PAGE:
"You'll never know how many there are or if you got them all out!"
  • Don't Make Me Destroy You: If you thought that Toby or Josh were tough customers, becoming a big enough nuisance to gain an audience with Leo will result in him, in no uncertain terms, threatening to end your career and/or your life if you don't do exactly as he demands, and he doesn't care if you're the Vice President or the Sultan of an oil-producing country.
  • Early-Installment Weirdness: In season one Josh refers to Leo as being "Boston Irish-Catholic", but all subsequent seasons refer to Leo as being a native of Chicago.
  • Establishing Character Moment: His is in Season 1's "He Shall, From Time To Time", when Bartlet tells him about the MS. Unlike almost every other staffer (with the exception of Donna), Leo doesn't get angry: he's just sad that Bartlet didn't tell him sooner, so he could have been a better friend, and when Bartlet says "I wanted to be the President", Leo says "That wouldn't have stopped me from getting you here." Then they turn to Leo's public revelation of his prescription drug abuse:
    Bartlet: When you stood up there today, I was so proud. I wanted to be with you.
    Leo: Nah. Nah.
    Bartlet: I tried to get up, but I fell back down again.
    Leo: I know the feeling.
    • Leo's introduction in the first episode is also our introduction to the series proper, as he walks through the chaos that is the White House, fielding questions from junior staffers with casual exasperation before strolling into the Oval Office, making a joke about the President in the Oval, and then walking out to resume fielding questions.
  • A Father to His Men: While Jed has a father/child relationship with just about everybody on the staff, Leo's is rather singularly targeted to Josh, who in a vast number of ways follows in Leo's footsteps.
    • Leo's instincts are less overt than his best friend's, but he is not any less caring. He personally welcomed and oriented Ainsley Hayes into the White House, and reinstated the girl who turned over his drug-treatment files to his political opponents because he respected her reason for doing so.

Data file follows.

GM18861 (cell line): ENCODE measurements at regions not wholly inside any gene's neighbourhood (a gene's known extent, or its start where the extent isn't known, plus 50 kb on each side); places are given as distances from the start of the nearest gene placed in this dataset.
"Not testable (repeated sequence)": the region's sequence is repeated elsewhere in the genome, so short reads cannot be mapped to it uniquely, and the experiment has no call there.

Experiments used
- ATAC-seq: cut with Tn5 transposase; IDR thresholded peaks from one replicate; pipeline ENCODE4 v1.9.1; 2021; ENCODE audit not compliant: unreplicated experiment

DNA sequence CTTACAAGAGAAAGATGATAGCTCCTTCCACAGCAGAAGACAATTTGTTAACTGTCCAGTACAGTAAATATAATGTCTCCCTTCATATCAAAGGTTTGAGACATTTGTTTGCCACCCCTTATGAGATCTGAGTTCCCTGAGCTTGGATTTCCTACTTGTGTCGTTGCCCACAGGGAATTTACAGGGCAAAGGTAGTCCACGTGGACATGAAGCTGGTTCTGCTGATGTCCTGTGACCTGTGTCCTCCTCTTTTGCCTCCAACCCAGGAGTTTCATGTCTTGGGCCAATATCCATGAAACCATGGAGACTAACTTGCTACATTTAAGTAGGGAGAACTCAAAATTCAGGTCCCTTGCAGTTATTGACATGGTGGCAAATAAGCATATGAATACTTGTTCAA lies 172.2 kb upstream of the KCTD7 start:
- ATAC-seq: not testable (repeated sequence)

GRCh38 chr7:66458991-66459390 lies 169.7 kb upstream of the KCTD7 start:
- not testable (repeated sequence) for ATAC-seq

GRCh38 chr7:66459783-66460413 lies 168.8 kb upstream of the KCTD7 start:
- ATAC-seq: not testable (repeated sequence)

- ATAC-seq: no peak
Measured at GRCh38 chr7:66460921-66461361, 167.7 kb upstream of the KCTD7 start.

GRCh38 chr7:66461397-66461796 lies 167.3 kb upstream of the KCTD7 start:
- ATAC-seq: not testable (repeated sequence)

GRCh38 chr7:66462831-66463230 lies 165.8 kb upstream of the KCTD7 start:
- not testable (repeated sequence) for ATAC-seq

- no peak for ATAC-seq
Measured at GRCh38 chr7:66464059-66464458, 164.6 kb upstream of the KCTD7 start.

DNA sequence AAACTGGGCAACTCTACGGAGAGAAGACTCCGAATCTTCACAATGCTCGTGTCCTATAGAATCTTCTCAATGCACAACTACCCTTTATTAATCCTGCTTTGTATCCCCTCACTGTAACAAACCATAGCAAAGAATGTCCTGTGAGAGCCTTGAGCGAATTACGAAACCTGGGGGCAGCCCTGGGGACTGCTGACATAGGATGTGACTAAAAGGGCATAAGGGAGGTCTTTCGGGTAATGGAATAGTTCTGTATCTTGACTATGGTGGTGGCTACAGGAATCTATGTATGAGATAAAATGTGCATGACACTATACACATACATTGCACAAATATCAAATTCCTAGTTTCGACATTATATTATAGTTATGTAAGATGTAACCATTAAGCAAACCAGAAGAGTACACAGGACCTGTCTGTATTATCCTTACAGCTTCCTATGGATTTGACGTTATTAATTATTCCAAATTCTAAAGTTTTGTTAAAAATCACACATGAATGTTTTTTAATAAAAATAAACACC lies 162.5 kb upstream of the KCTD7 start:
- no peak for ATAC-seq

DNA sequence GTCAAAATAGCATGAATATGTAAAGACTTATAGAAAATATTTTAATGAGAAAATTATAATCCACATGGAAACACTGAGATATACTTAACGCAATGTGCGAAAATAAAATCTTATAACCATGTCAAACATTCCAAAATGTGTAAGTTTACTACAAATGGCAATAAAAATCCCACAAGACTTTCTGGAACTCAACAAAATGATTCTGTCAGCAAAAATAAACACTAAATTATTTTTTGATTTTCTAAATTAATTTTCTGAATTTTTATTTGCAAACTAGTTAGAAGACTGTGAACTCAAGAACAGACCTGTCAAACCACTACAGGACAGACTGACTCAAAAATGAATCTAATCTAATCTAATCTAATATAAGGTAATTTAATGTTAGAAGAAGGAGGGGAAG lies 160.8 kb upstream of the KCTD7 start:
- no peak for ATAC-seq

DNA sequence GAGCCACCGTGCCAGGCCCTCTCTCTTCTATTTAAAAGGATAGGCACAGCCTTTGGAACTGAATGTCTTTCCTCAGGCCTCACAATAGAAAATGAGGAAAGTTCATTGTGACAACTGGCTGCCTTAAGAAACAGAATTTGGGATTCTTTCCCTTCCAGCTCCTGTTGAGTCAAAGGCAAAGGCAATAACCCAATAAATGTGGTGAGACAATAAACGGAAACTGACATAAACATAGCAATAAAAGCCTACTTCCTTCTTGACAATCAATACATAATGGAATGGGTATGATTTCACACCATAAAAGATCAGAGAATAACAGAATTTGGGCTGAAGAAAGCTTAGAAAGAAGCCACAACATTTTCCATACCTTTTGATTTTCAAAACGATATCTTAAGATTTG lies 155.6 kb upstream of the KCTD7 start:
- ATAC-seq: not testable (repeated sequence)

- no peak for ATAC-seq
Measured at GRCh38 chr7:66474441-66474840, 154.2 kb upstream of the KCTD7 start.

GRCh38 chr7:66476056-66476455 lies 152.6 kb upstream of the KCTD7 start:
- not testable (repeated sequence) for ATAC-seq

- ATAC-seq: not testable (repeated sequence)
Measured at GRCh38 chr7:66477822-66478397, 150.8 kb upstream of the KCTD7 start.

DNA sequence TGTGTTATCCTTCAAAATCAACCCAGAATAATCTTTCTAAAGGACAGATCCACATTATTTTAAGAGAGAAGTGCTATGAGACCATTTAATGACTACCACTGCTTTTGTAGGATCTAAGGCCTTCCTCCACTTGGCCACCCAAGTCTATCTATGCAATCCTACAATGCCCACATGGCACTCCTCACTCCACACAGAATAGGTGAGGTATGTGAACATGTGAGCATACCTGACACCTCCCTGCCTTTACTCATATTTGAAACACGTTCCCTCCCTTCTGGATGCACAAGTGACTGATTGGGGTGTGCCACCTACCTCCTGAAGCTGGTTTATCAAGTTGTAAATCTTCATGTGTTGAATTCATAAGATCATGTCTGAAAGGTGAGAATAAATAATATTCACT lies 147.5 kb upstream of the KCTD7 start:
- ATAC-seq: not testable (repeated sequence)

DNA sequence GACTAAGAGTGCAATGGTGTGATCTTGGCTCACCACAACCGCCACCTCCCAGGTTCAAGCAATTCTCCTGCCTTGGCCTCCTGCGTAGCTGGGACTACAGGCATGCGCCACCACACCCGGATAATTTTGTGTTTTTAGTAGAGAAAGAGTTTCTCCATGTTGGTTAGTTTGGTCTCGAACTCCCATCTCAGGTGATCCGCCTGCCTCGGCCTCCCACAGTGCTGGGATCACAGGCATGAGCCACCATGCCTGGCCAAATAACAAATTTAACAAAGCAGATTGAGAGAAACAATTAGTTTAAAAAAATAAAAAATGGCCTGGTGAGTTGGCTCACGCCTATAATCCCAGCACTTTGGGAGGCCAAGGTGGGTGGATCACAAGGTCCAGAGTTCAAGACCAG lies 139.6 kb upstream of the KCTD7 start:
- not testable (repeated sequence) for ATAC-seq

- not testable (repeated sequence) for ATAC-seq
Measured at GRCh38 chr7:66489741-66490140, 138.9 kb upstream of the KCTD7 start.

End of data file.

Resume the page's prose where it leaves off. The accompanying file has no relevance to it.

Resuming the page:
• First-Name Basis: He may be the White House Chief of Staff and essentially the second most powerful person in the country, but he insists that everyone call him Leo, even the newest, youngest members of the team.
  • Heterosexual Life-Partners: With Bartlet.
  • Honest Advisor: Established as this quite early when he tells Bartlet in no uncertain terms that he, Leo, will personally oppose him if Bartlet orders a military strike out of vengeance. And he'll win.
  • Killed Offscreen: Out of necessity, due to the sudden death of John Spencer. Leo has a fatal heart attack offscreen halfway through election night.
  • The Lancer: To Bartlet.
  • Like an Old Married Couple: With Bartlet.
  • Like a Son to Me: In "Requiem" Bartlet tells Josh that Leo felt this way about him.
  • Married to the Job: He tells his wife that his job is more important than his marriage to her after it causes him to forget their anniversary. They divorce not long after that.
    Mrs. McGarry: It's not more important than your marriage!
    Leo: It's more important than my marriage is right now.
  • The Not-Love Interest: To Bartlet.
  • The Mentor: To Josh. Also CJ.
  • My God, What Have I Done?: Several decades late. When debating on whether or not the US should sign a war crimes treaty, Leo's Admiral friend in the Navy bluntly informs him that one of Leo's bombing runs in Vietnam had actually been against a civilian target, thus putting him at risk of prosecution should the treaty be signed. Leo, who had always thought he only attacked military targets, is horrified.
    Leo: Why did you tell me that?
    Admiral: Because you'd be charged and tried for a war crime.
    Leo: Why did you tell me that?!
    Admiral: ...All wars are crimes.
  • Number Two: An interesting version. He serves as President Bartlet's sounding board and closest confidant, keeps the rest of the staff in line and when Bartlet gives orders it's Leo who makes sure those orders are carried out. But when President Bartlet is incapacitated, he cannot take charge since he isn't in the Presidential line of succession.
  • Off the Wagon: Never during the series proper, although there are a couple of times when Margaret worries that he might due to a particular stress. During the first campaign, however, he took one drink of scotch with some donors he was negotiating with, and that led to him going all-out on his minibar after they left. A pretty good illustration of "you can never have one drink."
  • Old Money: Implied. At one point, Bartlet half-seriously suggests that Leo could fund a ten million dollar program completely out of pocket and still have plenty left over.
  • Only Sane Man: He is often seen with a part-harried, part-baffled expression on his face at the antics of the younger staff.